Isn’t living in the future marvellous?

Yesterday I needed to phone my broadband provider to give them the news that we’re moving to another company, on account of the fact that their modus operandi is to sign users up for a certain monthly fee and then 18 months later to double it – entrusting in apathy, I expect, to retain customers and rake in more money.

Conveniently, notifying them that you want to leave is not one of the operations that can be carried out via their website – so the only way to proceed is to phone them.

As I was taking the dog for a walk I figured that served as the perfect opportunity to phone – there’s very little phone reception in our house on my network (ironic really, in light of the fact their name suggests both what they’re capable of providing and also a summary of the locations to which they provide it) and so an hour in the great outdoors (of the local park) ought to be ample time to get this dealt with… surely?

About 10 minutes into my walk I learn that my bluetooth headphones are – to apply the correct piece of engineering jargon to the situation – fucked. Not due to the normal reasons bluetooth headphones don’t work (i.e. BECAUSE BLUETOOTH IS AN UNWORKABLE PILE OF FLAKY BULLSHIT), but because the law of cheap consumer electronics dictates: one day shit’s just gonna stop working. Specifically, in this case, something about rotating one’s head more than 15 degrees from centre in either direction causing a contact inside the headphones to disconnect and immediately switch off. Tricky to avoid when flinging a tennis ball around for a demanding labrador.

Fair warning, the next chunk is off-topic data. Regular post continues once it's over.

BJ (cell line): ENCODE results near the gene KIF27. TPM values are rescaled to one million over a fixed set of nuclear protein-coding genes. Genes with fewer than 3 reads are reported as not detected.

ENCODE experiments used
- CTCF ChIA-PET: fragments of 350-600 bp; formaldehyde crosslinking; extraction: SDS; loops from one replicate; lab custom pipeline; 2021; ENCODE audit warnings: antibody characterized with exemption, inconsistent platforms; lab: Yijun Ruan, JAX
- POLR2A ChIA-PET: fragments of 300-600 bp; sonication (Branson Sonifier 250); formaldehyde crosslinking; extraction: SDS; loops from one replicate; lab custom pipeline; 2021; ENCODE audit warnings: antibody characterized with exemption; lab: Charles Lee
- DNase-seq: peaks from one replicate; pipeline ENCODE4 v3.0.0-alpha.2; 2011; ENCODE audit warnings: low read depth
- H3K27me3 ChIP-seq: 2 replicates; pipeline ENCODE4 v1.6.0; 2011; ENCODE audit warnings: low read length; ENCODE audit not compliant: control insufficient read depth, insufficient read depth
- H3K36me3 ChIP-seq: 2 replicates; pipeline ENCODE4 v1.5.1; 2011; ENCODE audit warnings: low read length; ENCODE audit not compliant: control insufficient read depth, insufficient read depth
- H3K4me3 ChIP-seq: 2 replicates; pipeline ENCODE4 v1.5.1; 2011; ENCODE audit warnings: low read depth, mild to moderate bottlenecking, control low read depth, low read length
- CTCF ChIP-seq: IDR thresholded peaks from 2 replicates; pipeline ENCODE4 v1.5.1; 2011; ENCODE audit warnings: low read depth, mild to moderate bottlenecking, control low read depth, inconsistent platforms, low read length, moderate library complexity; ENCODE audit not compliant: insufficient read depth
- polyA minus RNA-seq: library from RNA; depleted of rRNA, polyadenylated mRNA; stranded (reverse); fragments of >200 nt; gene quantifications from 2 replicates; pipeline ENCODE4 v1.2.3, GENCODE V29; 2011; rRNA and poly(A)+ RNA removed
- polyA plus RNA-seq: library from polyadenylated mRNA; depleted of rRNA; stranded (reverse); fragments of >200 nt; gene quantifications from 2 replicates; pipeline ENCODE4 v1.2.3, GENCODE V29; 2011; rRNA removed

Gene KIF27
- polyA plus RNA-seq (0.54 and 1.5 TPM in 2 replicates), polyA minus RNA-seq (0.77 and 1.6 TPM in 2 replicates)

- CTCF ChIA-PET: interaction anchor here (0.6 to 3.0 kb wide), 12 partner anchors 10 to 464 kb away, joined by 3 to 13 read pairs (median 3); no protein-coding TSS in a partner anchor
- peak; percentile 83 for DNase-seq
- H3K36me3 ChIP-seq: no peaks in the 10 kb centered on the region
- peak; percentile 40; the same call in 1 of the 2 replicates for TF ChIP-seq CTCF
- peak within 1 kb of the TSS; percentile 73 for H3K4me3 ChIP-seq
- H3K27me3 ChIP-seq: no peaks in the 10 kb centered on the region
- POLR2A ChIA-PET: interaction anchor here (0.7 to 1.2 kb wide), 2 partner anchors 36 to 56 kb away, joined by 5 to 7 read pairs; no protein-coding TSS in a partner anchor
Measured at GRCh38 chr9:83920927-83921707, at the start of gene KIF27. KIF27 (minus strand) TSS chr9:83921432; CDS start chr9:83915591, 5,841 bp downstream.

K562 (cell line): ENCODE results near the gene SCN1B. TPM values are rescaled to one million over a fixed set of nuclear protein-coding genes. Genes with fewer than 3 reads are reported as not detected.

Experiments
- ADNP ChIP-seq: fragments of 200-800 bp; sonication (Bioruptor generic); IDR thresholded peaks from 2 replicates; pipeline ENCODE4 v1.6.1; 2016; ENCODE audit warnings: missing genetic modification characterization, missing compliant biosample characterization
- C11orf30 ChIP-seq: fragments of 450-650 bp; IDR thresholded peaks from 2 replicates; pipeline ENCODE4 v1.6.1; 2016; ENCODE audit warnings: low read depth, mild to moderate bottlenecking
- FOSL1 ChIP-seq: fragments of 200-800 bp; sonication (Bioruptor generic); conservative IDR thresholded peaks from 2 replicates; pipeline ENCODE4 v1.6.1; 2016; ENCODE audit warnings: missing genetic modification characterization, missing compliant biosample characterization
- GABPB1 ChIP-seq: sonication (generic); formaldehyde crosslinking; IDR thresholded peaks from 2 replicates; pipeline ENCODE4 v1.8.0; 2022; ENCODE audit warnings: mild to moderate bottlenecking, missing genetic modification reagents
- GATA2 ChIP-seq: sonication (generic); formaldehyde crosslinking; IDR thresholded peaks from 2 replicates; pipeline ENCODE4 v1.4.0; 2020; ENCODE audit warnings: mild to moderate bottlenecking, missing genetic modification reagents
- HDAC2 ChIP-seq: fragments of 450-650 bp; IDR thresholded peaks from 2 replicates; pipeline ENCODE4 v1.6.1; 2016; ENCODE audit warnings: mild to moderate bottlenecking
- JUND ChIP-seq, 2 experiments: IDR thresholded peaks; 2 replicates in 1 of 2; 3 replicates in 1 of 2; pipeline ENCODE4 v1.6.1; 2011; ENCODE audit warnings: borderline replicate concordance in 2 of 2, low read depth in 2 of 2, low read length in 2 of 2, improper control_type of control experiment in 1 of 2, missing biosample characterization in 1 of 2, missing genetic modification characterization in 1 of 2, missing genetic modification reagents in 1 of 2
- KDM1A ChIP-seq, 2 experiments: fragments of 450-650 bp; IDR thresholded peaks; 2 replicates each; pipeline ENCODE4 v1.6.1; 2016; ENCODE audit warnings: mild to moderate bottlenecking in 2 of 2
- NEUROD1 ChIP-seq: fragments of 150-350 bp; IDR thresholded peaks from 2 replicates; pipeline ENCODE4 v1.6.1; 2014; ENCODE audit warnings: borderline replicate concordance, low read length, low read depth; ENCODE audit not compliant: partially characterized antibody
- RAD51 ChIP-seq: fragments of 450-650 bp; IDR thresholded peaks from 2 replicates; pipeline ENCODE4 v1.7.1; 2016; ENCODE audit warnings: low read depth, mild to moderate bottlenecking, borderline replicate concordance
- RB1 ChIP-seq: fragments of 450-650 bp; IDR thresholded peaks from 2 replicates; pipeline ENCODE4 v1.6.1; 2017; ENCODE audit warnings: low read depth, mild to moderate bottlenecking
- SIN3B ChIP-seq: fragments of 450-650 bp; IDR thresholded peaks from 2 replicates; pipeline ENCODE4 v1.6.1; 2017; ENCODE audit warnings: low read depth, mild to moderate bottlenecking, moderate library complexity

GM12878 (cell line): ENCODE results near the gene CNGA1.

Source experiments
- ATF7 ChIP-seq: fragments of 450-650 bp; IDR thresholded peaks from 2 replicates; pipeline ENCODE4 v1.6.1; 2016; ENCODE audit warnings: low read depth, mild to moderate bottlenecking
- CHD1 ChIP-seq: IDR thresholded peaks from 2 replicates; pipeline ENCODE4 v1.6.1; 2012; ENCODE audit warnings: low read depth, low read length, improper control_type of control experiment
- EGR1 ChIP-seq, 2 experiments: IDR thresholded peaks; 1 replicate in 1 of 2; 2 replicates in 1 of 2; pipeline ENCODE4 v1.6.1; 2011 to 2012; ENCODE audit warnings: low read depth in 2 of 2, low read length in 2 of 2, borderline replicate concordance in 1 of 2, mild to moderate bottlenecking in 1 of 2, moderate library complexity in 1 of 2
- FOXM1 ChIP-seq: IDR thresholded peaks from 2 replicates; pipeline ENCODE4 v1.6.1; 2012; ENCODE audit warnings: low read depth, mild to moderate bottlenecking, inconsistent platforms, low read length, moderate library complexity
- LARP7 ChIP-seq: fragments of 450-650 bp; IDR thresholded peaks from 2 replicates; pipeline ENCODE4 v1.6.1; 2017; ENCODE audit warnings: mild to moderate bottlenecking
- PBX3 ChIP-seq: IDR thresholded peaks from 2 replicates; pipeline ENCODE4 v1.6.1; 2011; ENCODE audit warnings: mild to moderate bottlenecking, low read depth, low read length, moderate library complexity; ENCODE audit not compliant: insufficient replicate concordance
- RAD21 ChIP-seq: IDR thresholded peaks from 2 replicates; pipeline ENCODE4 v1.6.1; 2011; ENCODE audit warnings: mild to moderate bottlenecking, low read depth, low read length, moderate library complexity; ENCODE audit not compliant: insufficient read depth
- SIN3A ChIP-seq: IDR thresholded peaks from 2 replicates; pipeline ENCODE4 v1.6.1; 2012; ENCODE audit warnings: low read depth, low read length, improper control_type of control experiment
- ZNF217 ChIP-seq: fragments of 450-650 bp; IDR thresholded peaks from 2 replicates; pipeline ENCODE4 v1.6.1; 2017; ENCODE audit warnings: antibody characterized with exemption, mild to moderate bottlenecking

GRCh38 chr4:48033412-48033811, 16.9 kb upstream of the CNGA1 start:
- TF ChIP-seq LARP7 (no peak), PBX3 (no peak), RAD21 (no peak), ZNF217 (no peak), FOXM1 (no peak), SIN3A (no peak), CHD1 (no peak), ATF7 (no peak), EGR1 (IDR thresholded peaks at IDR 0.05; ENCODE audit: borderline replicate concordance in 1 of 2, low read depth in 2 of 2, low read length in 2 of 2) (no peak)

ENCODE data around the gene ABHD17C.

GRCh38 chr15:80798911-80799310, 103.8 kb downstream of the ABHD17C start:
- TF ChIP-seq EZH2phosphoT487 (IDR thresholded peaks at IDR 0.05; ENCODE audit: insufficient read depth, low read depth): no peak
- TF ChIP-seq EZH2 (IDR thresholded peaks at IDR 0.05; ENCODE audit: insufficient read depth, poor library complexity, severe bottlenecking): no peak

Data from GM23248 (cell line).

The only course of action left was to hold the phone up to my ear whilst on hold for the obligatory extended period – because I’m not one of those people who impinges on the lives of others with speakerphone.

So I phone them – after being auto-dumped twice with a message saying “We’re extremely busy, please try again later” I managed to get to a menu helping guide me to the right queue to be endlessly stuck in through a series of choices. To their credit they managed to make me feel a bit involved in the process by robo-asking “Is the account you’re calling about registered to the postcode ending in…”, reassuring me to some extent that they’d streamlined this to the point where someone, somewhere would know I had attempted contact. Of course the payoff was them saying “Did you know you can do MOST of your account actions via our website? We’ve just sent you a link to log in…”, so they clearly haven’t joined up with my logged-in account activity of looking for the HOW DO I CANCEL MY ACCOUNT page.

20 minutes into being on hold and I was distracted by a man waving at me and shouting something… and he appeared to be shouting that something AT ME, so I (reluctantly) took the phone off my ear to listen. Sod’s law usually dictates this is when the call will be answered. He was trying to point out that somehow my ear’s contact with the phone had switched the phone’s torch on and he didn’t want my battery to run out while I was on a call – so a friendly wave of thanks and all was well. And, by a stroke of luck, I was still on hold and hadn’t missed my chance.